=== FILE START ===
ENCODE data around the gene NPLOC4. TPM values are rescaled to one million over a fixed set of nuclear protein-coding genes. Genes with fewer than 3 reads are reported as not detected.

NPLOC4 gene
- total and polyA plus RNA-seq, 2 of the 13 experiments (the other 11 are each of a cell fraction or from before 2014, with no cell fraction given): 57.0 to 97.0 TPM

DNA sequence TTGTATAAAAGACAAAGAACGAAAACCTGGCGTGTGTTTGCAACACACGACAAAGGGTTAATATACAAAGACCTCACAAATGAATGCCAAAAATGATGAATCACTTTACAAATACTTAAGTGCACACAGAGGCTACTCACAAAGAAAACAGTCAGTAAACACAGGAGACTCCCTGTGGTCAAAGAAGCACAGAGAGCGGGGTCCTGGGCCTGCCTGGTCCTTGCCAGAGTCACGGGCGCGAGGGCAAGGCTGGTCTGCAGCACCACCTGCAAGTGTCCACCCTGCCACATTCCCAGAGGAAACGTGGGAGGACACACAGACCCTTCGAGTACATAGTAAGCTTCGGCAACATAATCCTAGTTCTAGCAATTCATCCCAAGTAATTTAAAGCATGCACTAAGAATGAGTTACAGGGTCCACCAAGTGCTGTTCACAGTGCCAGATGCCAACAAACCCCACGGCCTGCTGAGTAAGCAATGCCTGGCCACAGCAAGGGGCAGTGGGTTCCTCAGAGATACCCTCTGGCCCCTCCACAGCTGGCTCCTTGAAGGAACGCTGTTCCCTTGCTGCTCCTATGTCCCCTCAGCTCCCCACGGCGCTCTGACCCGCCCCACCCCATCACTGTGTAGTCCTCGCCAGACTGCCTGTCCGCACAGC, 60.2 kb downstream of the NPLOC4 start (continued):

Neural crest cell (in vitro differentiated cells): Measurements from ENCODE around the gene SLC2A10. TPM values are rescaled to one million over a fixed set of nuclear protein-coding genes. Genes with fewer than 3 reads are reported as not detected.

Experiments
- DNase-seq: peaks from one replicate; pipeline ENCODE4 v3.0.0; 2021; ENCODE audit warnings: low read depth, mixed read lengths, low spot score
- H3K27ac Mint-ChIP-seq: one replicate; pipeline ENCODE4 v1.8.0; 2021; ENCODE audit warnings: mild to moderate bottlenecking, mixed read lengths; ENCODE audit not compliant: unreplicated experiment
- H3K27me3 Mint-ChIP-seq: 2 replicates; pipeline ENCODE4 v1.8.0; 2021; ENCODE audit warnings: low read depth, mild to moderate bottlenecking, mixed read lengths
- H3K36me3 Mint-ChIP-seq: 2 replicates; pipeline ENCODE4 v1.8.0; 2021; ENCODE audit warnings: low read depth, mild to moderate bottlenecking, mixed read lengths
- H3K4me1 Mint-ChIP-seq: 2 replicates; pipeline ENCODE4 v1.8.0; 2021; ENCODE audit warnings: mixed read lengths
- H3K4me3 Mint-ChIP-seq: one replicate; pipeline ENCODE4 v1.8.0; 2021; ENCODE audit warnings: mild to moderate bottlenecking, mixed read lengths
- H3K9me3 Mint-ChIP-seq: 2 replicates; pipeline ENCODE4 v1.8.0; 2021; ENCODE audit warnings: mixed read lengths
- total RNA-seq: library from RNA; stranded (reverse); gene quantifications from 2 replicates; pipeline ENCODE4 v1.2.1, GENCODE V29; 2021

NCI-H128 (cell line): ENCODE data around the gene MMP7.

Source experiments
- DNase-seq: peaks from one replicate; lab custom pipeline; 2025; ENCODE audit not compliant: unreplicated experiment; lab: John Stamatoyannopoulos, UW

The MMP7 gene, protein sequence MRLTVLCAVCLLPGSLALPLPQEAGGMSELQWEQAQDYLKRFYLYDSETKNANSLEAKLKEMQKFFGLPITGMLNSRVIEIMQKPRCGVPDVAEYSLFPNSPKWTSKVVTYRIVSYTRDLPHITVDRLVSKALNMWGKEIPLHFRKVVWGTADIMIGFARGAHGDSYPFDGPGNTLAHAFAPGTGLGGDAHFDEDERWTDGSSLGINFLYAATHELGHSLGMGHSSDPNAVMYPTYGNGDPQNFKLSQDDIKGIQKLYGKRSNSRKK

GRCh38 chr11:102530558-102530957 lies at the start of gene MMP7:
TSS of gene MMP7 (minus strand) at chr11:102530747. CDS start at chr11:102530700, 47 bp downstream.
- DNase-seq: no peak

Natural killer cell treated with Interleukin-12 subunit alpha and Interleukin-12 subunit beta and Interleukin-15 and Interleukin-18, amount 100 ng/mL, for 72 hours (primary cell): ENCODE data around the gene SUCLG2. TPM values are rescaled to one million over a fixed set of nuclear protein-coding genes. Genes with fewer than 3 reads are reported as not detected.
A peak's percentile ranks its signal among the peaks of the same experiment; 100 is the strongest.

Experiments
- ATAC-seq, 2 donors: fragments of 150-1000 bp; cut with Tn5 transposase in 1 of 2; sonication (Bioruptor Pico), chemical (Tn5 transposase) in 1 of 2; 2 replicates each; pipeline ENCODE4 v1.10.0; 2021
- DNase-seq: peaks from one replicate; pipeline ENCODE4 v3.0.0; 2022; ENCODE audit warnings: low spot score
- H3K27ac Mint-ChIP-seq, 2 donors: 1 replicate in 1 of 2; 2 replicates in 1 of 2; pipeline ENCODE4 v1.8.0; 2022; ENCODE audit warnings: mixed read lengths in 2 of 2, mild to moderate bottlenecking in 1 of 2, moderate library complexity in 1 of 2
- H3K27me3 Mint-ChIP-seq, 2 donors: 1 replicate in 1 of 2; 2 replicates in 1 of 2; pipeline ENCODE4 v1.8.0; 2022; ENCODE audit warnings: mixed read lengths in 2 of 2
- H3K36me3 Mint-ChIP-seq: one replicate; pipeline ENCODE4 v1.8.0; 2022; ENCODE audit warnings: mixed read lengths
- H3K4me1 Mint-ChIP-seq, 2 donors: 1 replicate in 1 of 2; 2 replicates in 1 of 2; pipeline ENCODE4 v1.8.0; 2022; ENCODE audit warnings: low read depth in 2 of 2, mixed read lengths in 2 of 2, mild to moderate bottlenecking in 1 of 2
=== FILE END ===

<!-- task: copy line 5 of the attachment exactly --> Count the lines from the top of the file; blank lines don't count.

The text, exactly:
Neural crest cell (in vitro differentiated cells): Measurements from ENCODE around the gene SLC2A10. TPM values are rescaled to one million over a fixed set of nuclear protein-coding genes. Genes with fewer than 3 reads are reported as not detected.